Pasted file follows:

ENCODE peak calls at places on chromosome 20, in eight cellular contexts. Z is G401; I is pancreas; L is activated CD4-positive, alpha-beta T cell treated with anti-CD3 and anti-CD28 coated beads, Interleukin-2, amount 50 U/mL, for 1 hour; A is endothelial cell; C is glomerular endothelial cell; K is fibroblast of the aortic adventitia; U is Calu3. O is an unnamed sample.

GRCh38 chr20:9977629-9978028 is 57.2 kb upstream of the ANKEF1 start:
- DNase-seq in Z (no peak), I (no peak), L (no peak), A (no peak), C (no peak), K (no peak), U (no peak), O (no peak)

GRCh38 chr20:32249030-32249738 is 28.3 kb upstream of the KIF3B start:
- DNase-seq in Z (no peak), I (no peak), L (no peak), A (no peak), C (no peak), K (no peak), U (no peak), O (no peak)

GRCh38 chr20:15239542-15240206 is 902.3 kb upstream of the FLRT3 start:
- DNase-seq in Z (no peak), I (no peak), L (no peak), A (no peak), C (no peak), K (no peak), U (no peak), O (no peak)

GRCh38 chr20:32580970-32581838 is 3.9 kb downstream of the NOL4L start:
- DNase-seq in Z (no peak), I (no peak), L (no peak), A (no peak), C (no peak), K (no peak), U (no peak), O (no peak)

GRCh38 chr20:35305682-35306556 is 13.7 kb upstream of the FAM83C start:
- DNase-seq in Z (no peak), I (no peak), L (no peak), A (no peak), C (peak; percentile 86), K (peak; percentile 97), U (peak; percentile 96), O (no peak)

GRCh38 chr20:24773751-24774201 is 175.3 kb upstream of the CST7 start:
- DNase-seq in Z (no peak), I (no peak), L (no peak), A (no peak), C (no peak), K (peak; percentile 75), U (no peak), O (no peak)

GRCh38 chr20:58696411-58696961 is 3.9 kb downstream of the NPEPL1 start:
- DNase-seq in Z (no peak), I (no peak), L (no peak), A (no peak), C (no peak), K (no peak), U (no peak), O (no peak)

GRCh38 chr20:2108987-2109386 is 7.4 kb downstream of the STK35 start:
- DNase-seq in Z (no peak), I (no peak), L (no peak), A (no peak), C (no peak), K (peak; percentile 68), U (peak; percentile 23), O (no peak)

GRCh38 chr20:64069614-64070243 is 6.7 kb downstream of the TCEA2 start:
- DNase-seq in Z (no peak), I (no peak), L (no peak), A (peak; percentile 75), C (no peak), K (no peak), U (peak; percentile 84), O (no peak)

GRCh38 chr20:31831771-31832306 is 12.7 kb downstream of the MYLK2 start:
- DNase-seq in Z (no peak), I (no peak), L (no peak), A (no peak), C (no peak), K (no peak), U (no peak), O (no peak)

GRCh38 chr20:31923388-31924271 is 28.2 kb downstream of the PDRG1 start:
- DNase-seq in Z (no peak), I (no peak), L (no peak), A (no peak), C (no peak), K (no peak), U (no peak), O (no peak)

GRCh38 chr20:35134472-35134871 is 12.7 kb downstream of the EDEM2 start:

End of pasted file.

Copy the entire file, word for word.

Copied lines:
ENCODE peak calls at places on chromosome 20, in eight cellular contexts. Z is G401; I is pancreas; L is activated CD4-positive, alpha-beta T cell treated with anti-CD3 and anti-CD28 coated beads, Interleukin-2, amount 50 U/mL, for 1 hour; A is endothelial cell; C is glomerular endothelial cell; K is fibroblast of the aortic adventitia; U is Calu3. O is an unnamed sample.

GRCh38 chr20:9977629-9978028 is 57.2 kb upstream of the ANKEF1 start:
- DNase-seq in Z (no peak), I (no peak), L (no peak), A (no peak), C (no peak), K (no peak), U (no peak), O (no peak)

GRCh38 chr20:32249030-32249738 is 28.3 kb upstream of the KIF3B start:
- DNase-seq in Z (no peak), I (no peak), L (no peak), A (no peak), C (no peak), K (no peak), U (no peak), O (no peak)

GRCh38 chr20:15239542-15240206 is 902.3 kb upstream of the FLRT3 start:
- DNase-seq in Z (no peak), I (no peak), L (no peak), A (no peak), C (no peak), K (no peak), U (no peak), O (no peak)

GRCh38 chr20:32580970-32581838 is 3.9 kb downstream of the NOL4L start:
- DNase-seq in Z (no peak), I (no peak), L (no peak), A (no peak), C (no peak), K (no peak), U (no peak), O (no peak)

GRCh38 chr20:35305682-35306556 is 13.7 kb upstream of the FAM83C start:
- DNase-seq in Z (no peak), I (no peak), L (no peak), A (no peak), C (peak; percentile 86), K (peak; percentile 97), U (peak; percentile 96), O (no peak)

GRCh38 chr20:24773751-24774201 is 175.3 kb upstream of the CST7 start:
- DNase-seq in Z (no peak), I (no peak), L (no peak), A (no peak), C (no peak), K (peak; percentile 75), U (no peak), O (no peak)

GRCh38 chr20:58696411-58696961 is 3.9 kb downstream of the NPEPL1 start:
- DNase-seq in Z (no peak), I (no peak), L (no peak), A (no peak), C (no peak), K (no peak), U (no peak), O (no peak)

GRCh38 chr20:2108987-2109386 is 7.4 kb downstream of the STK35 start:
- DNase-seq in Z (no peak), I (no peak), L (no peak), A (no peak), C (no peak), K (peak; percentile 68), U (peak; percentile 23), O (no peak)

GRCh38 chr20:64069614-64070243 is 6.7 kb downstream of the TCEA2 start:
- DNase-seq in Z (no peak), I (no peak), L (no peak), A (peak; percentile 75), C (no peak), K (no peak), U (peak; percentile 84), O (no peak)

GRCh38 chr20:31831771-31832306 is 12.7 kb downstream of the MYLK2 start:
- DNase-seq in Z (no peak), I (no peak), L (no peak), A (no peak), C (no peak), K (no peak), U (no peak), O (no peak)

GRCh38 chr20:31923388-31924271 is 28.2 kb downstream of the PDRG1 start:
- DNase-seq in Z (no peak), I (no peak), L (no peak), A (no peak), C (no peak), K (no peak), U (no peak), O (no peak)

GRCh38 chr20:35134472-35134871 is 12.7 kb downstream of the EDEM2 start: